Degree Name

Doctor of Philosophy


School of Medicine


Vascular health plays a major role in several human disorders, particularly in cardiovascular diseases (CVD) (1,2). The endothelium can be considered an organ that regulates vascular homeostasis by maintaining an appropriate vascular tone, platelet activity, leukocyte adhesion and angiogenesis. When one or more of these components is compromised due to impaired endothelial vascular signalling, endothelial dysfunction (ED) may occur (1). One of the main key metabolic manifestations of ED is reduced nitric oxide (NO) bioavailability. NO is an important signalling molecule that regulates various vascular processes, including through its main role as a vasodilator, acting through relaxation of smooth muscle cells (2,3). Impaired bioavailability of NO and up-regulation of various molecules involved in vascular function are partly explained by the cooperative and synergistic action of inflammation and oxidative stress on ED (4–6). This is particularly evident in older adults, as several studies support a new immune-metabolic viewpoint for age-related diseases, termed “inflammaging” which is characterized by a chronic low-grade inflammation (7). Thus, interventions aiming to regulate the immune response and to prevent the accumulation of deleterious reactive species, have been considered to be a relevant therapeutic target to improve vascular health (8).

Nutrition plays a major role in regulating the inflammatory state and enhancing endogenous antioxidant defences (9). Many dietary patterns have been associated with the prevention of diseases associated with inflammation in epidemiological studies (10), while at the same time a large range of dietary interventions have been explored in clinical practice to treat pathological conditions such as ED (11). Flavonoids, a class of dietary polyphenols, are bioactive compounds that have potential to both prevent and treat conditions related to a pro- inflammatory and oxidative stress state (12,13). Meta-analysis of controlled trials and cohort 3 studies demonstrate a protective effect of flavonoid intake on CVD (14–18), particularly on hypertension (19,20). Anthocyanins, a subclass of flavonoids, are emerging as a potential therapeutic option for CVD risk factors (21). Anthocyanins are the largest class of water- soluble plant pigments, that are responsible for the blue, purple and red colour of many fruits and vegetables, such as blueberries, blackberries, red grapes, plums and eggplants (22). The beneficial effects of anthocyanins on CVD risk factors are related to their antioxidant and immunomodulatory effects, thereby attenuating the synergistic deleterious effects of oxidative stress and inflammation in CVD (21,23). In humans, anthocyanin intake has been shown to be associated with a lower risk of cardiovascular events (24,25). Intervention studies using anthocyanins have demonstrated improvements in vascular function (26) and biomarkers related to oxidative stress (27–30), as well as antioxidant status (28,30–32), lipid profile (33– 35) and inflammatory response (36,37) in both long-term and acute designs.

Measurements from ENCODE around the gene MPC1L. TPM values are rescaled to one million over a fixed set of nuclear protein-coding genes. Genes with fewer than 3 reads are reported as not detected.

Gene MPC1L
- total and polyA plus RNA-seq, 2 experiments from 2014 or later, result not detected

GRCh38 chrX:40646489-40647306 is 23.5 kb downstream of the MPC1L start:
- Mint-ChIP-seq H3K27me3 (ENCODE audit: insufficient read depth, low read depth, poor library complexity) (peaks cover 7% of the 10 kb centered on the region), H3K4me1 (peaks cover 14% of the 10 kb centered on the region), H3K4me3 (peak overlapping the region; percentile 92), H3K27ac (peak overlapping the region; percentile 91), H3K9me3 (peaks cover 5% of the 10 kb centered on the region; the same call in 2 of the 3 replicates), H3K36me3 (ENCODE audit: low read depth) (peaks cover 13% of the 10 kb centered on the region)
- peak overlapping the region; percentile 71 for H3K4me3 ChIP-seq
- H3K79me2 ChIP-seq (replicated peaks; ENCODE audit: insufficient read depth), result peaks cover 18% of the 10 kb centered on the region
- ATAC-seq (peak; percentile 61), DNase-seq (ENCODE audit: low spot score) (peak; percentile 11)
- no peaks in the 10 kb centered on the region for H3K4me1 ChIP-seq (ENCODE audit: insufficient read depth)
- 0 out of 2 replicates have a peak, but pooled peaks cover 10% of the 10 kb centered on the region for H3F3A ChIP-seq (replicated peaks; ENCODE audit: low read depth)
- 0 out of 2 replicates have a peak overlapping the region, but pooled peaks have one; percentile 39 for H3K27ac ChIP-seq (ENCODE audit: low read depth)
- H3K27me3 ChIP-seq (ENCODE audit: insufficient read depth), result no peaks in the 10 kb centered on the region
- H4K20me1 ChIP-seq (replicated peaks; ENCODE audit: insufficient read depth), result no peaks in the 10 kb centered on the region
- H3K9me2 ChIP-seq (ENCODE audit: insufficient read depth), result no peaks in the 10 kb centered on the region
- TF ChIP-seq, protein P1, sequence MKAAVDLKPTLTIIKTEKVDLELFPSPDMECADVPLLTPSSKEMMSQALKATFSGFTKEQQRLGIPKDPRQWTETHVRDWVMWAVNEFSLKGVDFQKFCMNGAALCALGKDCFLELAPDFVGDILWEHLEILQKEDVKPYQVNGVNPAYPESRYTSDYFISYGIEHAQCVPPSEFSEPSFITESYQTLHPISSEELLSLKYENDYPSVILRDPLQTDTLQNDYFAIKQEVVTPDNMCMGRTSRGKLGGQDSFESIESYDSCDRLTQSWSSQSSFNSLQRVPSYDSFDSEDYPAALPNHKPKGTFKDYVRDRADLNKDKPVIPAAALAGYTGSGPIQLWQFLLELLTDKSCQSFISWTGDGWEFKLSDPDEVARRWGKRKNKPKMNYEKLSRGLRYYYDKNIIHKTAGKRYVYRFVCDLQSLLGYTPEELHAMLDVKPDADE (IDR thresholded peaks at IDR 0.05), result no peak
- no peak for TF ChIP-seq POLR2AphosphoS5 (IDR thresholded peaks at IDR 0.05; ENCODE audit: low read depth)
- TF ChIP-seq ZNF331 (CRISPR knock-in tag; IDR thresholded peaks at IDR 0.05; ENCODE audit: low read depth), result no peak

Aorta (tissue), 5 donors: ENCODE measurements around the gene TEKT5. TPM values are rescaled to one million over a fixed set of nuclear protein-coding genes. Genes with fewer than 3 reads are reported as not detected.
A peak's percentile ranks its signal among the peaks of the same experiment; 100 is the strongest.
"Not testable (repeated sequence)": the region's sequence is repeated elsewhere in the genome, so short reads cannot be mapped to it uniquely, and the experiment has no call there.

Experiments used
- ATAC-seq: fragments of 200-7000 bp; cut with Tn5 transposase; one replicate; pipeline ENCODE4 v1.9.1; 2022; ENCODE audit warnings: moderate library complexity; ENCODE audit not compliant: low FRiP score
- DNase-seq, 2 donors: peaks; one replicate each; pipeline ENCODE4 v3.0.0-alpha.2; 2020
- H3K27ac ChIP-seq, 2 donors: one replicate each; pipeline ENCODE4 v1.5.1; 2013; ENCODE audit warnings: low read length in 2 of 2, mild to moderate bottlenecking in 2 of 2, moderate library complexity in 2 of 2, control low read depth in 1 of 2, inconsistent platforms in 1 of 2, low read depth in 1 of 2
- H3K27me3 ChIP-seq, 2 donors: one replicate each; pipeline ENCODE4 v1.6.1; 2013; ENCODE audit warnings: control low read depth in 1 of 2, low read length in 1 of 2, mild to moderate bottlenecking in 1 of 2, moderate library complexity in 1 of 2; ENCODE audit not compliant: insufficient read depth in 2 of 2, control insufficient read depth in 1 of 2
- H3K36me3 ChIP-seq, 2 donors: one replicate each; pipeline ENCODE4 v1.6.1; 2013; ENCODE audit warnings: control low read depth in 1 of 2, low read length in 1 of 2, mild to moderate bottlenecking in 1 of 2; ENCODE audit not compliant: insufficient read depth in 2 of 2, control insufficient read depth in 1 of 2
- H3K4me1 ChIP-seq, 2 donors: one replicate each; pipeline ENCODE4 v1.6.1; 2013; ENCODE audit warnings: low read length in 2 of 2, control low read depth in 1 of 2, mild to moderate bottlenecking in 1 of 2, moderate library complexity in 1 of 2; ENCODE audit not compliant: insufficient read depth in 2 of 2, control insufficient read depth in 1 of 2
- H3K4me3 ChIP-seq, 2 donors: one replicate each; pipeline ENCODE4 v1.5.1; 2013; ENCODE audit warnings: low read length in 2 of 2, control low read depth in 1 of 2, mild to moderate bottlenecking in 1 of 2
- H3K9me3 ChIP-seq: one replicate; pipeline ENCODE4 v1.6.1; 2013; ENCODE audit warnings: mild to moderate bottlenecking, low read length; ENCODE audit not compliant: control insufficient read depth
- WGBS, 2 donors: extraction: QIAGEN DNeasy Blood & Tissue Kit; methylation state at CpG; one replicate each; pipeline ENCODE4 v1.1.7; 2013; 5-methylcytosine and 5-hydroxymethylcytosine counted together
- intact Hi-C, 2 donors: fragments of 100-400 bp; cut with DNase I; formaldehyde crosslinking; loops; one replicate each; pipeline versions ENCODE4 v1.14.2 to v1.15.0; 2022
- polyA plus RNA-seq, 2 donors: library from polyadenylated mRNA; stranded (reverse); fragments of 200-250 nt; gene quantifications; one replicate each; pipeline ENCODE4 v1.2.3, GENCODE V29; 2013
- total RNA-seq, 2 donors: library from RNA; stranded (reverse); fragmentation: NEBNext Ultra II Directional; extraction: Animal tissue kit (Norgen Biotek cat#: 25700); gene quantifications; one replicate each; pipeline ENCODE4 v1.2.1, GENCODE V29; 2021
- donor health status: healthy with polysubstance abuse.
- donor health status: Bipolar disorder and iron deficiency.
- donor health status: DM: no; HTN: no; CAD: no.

Unless otherwise indicated, the views expressed in this thesis are those of the author and do not necessarily represent the views of the University of Wollongong.